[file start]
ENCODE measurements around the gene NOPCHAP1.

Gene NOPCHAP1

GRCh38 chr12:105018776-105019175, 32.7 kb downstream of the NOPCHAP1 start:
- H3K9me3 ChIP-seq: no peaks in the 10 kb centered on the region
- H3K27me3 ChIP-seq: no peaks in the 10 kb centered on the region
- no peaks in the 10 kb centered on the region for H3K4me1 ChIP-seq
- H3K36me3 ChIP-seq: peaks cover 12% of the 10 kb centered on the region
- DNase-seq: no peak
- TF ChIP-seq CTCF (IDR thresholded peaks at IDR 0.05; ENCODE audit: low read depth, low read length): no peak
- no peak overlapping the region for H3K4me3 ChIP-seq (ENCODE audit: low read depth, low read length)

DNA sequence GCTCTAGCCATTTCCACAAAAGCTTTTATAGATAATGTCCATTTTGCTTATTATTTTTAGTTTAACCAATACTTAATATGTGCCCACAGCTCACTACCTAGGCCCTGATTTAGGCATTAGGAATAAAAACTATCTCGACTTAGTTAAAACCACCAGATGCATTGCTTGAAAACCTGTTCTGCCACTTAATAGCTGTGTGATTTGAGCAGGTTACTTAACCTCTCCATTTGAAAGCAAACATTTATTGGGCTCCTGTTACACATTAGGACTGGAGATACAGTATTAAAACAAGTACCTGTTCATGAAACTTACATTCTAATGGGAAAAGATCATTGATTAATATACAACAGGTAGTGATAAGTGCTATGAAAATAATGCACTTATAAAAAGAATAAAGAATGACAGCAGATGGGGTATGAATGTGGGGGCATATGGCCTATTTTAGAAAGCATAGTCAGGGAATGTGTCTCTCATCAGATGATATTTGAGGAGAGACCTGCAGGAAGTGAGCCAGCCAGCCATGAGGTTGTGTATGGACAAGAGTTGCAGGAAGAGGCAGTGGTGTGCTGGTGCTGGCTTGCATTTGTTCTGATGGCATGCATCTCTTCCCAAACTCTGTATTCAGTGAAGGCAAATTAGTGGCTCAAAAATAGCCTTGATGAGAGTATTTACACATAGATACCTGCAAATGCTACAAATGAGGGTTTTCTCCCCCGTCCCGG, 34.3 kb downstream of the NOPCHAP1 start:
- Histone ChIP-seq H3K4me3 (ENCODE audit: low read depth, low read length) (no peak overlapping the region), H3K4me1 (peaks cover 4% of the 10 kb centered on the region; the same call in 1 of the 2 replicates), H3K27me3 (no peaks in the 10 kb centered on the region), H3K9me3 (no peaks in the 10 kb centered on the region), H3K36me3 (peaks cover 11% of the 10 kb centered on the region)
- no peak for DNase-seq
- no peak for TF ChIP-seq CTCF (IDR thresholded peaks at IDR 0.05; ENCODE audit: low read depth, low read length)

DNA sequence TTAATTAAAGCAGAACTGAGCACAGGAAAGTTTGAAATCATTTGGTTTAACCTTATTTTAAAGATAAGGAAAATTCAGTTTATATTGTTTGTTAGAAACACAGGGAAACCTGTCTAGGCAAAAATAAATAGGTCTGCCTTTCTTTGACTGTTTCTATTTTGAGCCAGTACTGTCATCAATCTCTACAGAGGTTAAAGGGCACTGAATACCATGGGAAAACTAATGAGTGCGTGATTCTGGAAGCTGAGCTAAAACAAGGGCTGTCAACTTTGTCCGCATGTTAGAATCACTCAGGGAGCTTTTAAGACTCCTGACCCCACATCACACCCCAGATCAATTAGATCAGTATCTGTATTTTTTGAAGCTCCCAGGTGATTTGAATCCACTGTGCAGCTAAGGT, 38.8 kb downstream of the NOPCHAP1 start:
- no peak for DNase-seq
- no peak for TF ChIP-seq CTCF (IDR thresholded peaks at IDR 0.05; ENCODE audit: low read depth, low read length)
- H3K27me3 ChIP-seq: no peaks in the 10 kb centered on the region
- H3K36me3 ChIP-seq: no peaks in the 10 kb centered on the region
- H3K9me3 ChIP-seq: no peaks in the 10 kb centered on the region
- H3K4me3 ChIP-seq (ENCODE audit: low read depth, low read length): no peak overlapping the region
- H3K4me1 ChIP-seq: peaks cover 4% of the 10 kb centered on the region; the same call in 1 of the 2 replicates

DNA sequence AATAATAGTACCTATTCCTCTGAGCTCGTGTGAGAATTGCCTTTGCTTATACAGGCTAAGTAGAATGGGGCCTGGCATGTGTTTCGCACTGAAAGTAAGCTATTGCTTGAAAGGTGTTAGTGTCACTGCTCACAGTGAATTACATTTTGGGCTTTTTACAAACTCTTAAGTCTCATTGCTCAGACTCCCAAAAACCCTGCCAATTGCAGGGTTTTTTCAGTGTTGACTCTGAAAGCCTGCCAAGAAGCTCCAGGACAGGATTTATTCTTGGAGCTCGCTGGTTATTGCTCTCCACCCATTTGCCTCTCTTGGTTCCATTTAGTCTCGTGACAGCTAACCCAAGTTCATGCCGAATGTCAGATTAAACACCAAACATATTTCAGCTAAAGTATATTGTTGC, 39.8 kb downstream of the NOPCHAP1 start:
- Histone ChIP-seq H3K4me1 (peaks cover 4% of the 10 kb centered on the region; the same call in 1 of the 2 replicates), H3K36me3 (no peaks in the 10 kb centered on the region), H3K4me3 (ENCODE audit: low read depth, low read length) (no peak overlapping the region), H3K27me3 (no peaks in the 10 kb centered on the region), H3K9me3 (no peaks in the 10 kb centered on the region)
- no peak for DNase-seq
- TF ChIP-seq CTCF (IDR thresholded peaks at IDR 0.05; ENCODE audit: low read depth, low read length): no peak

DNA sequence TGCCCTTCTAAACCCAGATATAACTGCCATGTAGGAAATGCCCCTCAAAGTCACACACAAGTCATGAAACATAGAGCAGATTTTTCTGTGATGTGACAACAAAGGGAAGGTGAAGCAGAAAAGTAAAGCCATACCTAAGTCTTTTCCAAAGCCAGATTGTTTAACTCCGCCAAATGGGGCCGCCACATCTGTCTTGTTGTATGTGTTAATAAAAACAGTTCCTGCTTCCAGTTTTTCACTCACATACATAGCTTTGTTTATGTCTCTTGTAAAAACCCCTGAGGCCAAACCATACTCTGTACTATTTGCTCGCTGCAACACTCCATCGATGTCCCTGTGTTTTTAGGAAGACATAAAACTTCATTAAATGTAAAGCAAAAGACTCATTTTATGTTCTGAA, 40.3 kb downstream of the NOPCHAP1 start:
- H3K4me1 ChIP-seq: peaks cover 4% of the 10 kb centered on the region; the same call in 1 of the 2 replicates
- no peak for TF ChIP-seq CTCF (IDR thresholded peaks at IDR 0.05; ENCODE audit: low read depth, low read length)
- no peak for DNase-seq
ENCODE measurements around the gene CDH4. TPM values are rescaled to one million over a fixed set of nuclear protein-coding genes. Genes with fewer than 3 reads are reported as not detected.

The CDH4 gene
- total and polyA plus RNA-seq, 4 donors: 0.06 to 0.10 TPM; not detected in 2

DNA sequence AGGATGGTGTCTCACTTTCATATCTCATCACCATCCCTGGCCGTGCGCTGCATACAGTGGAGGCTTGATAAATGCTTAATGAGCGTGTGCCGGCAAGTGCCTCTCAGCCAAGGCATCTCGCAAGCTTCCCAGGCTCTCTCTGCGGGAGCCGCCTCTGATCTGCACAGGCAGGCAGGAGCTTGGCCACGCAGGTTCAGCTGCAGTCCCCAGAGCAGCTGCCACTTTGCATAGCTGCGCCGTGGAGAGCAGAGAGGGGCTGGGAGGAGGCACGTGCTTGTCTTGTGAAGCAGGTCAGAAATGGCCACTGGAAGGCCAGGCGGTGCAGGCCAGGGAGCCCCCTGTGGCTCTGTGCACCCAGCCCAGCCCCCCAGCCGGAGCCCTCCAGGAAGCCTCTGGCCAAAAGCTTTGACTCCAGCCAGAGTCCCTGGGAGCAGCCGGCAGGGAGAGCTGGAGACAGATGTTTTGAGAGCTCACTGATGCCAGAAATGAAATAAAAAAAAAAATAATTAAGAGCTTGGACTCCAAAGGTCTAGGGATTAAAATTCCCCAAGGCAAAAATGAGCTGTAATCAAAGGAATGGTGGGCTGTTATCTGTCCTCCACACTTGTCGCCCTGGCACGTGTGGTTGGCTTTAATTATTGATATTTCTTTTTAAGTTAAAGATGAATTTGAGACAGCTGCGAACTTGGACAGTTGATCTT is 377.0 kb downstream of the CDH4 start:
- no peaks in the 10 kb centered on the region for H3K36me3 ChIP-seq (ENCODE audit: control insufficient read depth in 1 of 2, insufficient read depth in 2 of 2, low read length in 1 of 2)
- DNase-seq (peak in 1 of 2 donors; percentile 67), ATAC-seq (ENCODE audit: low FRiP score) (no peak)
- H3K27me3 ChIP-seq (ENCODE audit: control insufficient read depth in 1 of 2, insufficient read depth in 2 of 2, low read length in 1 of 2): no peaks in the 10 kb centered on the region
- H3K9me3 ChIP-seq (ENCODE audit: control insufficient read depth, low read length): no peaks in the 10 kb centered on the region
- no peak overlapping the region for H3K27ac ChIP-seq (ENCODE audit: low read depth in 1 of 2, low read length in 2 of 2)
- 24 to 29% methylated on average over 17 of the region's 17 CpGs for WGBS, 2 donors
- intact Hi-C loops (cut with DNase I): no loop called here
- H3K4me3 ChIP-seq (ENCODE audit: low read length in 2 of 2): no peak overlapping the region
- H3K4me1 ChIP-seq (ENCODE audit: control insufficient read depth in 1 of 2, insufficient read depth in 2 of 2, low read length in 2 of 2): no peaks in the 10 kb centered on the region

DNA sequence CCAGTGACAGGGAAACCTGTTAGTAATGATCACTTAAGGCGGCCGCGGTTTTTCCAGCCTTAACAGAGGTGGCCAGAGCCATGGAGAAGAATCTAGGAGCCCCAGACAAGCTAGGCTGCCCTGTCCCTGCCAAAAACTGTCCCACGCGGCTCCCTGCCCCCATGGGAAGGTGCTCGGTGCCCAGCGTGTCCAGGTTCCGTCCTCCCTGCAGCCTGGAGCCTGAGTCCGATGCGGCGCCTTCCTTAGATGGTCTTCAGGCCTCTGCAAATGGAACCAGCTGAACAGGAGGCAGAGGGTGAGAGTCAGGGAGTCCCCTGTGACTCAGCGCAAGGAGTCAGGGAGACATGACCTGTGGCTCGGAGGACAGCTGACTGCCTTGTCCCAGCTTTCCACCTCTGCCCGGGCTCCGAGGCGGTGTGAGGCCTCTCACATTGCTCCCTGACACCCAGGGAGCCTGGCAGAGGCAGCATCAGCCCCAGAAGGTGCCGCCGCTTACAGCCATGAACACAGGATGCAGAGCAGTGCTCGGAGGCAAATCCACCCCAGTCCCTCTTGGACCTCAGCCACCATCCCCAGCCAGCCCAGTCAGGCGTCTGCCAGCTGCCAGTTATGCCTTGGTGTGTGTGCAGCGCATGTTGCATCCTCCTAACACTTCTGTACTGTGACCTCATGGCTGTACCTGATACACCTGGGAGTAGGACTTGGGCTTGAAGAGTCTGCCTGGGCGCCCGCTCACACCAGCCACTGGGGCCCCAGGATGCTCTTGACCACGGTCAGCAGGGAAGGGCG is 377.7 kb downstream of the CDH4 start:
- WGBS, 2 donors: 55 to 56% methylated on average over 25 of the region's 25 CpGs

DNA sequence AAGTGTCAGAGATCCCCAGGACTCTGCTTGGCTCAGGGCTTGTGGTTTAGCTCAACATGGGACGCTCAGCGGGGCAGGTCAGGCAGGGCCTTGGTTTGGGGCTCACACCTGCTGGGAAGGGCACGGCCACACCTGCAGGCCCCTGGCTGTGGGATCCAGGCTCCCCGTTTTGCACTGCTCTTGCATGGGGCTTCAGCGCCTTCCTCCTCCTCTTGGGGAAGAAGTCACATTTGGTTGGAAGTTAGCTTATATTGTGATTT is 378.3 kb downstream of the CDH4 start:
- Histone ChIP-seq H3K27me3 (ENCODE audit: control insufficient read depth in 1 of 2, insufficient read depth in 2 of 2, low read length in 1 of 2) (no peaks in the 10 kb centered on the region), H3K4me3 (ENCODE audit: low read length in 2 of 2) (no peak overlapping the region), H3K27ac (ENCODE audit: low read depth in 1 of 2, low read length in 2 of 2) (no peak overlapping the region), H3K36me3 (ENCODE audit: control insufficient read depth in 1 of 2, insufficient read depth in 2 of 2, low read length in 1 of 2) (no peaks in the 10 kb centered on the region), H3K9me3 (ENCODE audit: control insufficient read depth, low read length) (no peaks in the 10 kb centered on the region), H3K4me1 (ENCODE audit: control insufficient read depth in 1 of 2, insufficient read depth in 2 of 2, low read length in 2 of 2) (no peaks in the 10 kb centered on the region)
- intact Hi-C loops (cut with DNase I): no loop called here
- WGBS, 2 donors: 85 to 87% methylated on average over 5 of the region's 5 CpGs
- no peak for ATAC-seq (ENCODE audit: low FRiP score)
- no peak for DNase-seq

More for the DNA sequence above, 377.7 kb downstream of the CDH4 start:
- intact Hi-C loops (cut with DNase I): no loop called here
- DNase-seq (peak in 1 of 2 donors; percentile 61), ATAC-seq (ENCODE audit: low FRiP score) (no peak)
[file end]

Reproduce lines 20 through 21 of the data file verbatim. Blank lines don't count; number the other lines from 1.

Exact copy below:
- H3K9me3 ChIP-seq: no peaks in the 10 kb centered on the region
- H3K4me3 ChIP-seq (ENCODE audit: low read depth, low read length): no peak overlapping the region